AMBER researcher takes on €8.2m anti-reflective surfaces project

Dr Parvaneh Mokarian
Dr Parvaneh Mokarian, AMBER

Project could reduce manufacturing costs by at least 75%

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21 December 2017 | 0

An international team of researchers co-ordinated by SFI-backed materials research centre AMBER are to begin work on the next generation of anti-reflective surfaces for eyewear, video glasses, image sensors, electronics displays.

Senior research fellow Dr Parvaneh Mokarian will coordinate the €8.2 million project to pioneer the mass production of anti-reflective, scratch and abrasion resistant surfaces.

SUN-PILOT (Piloting of Innovative Subwavelength Nanostructure Technology for Optical and Injection Moulding Applications) has been awarded €7.1 million through Europe’s Horizon 2020 programme, with the remainder of the €1.1 million coming from industry.

The resulting technologies will focus on solutions for the Optics and Automotive industries, where nano-patterned surfaces will have a significant impact.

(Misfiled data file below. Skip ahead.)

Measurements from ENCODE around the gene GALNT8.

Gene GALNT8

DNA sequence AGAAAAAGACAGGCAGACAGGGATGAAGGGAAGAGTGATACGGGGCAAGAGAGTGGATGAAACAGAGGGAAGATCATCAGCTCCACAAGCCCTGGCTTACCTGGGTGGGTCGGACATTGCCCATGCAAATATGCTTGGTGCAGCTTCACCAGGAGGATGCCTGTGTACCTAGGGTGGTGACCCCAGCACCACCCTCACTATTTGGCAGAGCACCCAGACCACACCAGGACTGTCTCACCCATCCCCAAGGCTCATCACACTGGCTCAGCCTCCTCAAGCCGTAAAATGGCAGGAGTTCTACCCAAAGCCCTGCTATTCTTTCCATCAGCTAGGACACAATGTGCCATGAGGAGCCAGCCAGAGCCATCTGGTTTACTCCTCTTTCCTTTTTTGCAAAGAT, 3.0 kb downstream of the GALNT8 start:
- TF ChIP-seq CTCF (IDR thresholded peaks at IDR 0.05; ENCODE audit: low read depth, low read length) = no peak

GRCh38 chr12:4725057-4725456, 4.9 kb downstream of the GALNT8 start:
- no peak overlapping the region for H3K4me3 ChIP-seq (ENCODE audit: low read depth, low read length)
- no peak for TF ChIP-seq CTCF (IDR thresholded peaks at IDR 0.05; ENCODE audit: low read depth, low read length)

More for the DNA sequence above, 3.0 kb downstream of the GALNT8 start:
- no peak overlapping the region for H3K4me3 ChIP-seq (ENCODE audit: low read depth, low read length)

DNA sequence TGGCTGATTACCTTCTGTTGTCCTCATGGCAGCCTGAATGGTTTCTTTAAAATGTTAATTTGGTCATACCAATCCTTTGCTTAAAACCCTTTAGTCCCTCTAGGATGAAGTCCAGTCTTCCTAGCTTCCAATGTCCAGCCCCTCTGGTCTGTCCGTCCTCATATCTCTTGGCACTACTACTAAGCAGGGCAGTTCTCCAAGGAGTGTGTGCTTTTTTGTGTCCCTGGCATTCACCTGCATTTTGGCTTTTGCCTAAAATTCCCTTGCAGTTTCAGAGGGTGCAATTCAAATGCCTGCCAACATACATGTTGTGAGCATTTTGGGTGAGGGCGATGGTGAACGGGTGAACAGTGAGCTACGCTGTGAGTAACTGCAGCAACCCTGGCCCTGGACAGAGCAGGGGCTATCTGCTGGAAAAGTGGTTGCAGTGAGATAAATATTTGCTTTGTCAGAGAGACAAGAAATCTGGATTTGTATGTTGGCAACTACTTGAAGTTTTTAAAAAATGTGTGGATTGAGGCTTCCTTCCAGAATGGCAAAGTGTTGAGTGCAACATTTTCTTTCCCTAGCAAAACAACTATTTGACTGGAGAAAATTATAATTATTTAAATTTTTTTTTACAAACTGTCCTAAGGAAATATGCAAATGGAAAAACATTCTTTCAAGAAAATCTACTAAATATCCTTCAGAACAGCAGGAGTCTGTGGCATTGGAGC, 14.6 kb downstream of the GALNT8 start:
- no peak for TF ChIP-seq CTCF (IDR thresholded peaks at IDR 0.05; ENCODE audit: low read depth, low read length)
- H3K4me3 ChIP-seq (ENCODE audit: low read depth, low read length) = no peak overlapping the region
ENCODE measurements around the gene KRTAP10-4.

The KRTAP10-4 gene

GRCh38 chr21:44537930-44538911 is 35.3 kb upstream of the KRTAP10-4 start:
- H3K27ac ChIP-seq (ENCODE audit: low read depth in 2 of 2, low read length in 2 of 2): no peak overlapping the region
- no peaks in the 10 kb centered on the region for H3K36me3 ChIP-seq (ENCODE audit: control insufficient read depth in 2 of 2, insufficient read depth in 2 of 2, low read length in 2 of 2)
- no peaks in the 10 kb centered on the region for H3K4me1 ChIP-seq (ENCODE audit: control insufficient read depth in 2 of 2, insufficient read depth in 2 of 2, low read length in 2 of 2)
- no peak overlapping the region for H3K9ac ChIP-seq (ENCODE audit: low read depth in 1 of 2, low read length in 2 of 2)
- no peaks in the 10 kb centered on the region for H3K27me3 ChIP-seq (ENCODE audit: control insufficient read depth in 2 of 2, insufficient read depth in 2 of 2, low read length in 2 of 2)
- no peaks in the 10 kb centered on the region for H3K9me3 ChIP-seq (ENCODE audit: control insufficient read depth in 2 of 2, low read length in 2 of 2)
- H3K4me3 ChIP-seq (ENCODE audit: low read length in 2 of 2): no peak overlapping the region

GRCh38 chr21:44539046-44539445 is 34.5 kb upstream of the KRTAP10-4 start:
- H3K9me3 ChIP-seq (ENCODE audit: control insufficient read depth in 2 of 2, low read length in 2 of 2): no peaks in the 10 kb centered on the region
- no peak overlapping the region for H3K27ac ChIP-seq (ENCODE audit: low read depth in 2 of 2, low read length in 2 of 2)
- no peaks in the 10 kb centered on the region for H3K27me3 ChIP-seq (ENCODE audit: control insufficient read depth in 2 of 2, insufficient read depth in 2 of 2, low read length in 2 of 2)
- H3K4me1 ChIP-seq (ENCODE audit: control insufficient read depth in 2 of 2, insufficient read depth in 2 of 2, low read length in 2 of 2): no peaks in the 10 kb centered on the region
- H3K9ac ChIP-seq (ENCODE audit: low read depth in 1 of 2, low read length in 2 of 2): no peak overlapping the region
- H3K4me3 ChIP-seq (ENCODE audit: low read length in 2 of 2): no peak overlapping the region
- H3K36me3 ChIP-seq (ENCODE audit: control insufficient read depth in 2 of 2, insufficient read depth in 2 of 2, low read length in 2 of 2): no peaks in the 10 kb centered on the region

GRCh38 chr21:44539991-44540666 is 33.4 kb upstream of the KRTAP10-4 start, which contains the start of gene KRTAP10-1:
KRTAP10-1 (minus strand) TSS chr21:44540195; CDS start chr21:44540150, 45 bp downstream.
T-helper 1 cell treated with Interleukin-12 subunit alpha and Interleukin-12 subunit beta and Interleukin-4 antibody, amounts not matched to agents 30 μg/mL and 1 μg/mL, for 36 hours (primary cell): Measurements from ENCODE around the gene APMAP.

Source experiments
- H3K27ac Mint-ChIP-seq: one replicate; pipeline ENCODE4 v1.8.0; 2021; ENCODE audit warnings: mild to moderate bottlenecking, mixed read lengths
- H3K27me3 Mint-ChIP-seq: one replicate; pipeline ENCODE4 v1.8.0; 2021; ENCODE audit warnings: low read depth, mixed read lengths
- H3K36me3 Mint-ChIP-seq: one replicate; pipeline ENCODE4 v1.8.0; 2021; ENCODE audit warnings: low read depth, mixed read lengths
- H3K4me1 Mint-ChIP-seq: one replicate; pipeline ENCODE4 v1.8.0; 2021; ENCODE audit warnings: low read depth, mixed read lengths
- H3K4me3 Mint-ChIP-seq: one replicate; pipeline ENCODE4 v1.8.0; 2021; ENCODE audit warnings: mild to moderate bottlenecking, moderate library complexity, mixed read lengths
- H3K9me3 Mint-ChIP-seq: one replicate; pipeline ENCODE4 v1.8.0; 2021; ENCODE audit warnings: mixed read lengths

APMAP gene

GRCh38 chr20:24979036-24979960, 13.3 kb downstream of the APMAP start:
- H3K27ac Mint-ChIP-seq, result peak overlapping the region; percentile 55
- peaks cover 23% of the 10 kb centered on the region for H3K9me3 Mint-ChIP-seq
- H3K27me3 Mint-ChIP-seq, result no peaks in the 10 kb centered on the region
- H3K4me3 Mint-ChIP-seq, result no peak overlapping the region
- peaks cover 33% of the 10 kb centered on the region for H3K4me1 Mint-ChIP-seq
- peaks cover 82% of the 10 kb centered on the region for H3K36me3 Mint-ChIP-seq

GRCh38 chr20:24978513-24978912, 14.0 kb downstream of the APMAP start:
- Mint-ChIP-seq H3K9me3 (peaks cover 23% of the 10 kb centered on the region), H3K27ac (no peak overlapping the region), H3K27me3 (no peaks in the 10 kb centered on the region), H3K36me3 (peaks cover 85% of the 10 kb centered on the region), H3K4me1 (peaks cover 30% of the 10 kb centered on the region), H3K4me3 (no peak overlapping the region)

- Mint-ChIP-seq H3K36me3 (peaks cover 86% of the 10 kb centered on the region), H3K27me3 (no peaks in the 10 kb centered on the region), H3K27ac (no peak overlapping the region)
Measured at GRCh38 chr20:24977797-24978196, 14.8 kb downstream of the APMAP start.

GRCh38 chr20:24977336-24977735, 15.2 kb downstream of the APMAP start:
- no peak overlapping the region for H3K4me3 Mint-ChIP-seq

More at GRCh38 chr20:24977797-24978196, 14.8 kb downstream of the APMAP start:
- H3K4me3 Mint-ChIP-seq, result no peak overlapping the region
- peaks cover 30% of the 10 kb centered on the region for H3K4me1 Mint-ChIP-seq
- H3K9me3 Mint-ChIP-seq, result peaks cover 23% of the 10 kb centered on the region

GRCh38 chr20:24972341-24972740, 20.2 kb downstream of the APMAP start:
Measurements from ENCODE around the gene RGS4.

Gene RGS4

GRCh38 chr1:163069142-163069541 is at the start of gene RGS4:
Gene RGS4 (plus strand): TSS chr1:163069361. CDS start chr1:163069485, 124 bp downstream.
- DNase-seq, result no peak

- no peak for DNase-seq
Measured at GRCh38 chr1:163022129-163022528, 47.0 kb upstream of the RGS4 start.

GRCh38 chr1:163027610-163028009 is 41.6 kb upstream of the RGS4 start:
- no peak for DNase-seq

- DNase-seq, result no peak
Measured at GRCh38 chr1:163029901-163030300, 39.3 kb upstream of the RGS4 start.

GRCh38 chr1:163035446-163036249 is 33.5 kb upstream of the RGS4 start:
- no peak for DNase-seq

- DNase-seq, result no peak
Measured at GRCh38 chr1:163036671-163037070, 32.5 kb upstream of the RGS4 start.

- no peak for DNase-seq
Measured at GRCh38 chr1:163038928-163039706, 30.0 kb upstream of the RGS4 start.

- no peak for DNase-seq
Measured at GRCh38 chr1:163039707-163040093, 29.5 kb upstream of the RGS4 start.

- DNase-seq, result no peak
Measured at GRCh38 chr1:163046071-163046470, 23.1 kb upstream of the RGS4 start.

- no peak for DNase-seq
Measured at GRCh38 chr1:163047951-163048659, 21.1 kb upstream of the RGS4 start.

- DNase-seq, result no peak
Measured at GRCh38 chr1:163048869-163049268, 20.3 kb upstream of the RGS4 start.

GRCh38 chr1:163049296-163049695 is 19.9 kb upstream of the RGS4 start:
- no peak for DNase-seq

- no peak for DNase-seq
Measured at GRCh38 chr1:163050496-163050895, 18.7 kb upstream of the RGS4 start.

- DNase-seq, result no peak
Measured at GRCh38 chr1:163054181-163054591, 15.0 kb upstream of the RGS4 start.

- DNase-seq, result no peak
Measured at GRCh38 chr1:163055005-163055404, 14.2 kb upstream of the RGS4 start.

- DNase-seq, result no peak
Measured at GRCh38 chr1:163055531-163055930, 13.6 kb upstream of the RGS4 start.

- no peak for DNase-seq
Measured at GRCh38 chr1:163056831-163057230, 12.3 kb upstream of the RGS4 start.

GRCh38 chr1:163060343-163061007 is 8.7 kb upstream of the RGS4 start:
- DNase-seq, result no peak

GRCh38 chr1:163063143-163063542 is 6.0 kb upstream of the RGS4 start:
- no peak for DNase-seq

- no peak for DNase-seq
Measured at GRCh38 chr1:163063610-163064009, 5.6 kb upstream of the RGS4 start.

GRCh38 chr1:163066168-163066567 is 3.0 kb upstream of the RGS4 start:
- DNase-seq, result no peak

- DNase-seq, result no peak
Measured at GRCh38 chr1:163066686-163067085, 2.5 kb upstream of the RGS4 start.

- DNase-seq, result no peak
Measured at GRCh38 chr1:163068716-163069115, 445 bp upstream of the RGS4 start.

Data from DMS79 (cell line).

SUN-PILOT involves 13 partners from six European countries – five multinationals, four SMEs, two universities, and two research institutes.

AMBER will receive €2.1 million of the total research funding sum, which is the largest amount Trinity has ever been awarded for a collaborative Horizon 2020 project.

Dr Mokarian said: “For many devices, unwanted reflections of light can seriously compromise system performance and effectiveness, particularly with lasers and other optical systems. Current anti-reflection solutions typically rely on thin-film coatings comprising multiple layers of materials deposited onto each and every reflecting surface along the optical path.

“These coatings require careful design and engineering of the thicknesses and refractive index of the thin-films, and batch processes that involve relatively high temperatures. This is not commercially viable with plastic screens used, for example, in tablet and mobile phone screens. SUN-PILOT will look to reduce the cost of anti-reflective precision optics manufacture by at least 75% by replacing complex and demanding anti-reflective multilayer coatings with a single nano-patterned surface. We are confident that our research will have a major impact for both the optics industry and in the automotive industry.”

Dr Mokarian received the one-2-watch award at this year’s Trinity Innovation Awards for her innovation research and entrepreneurship.

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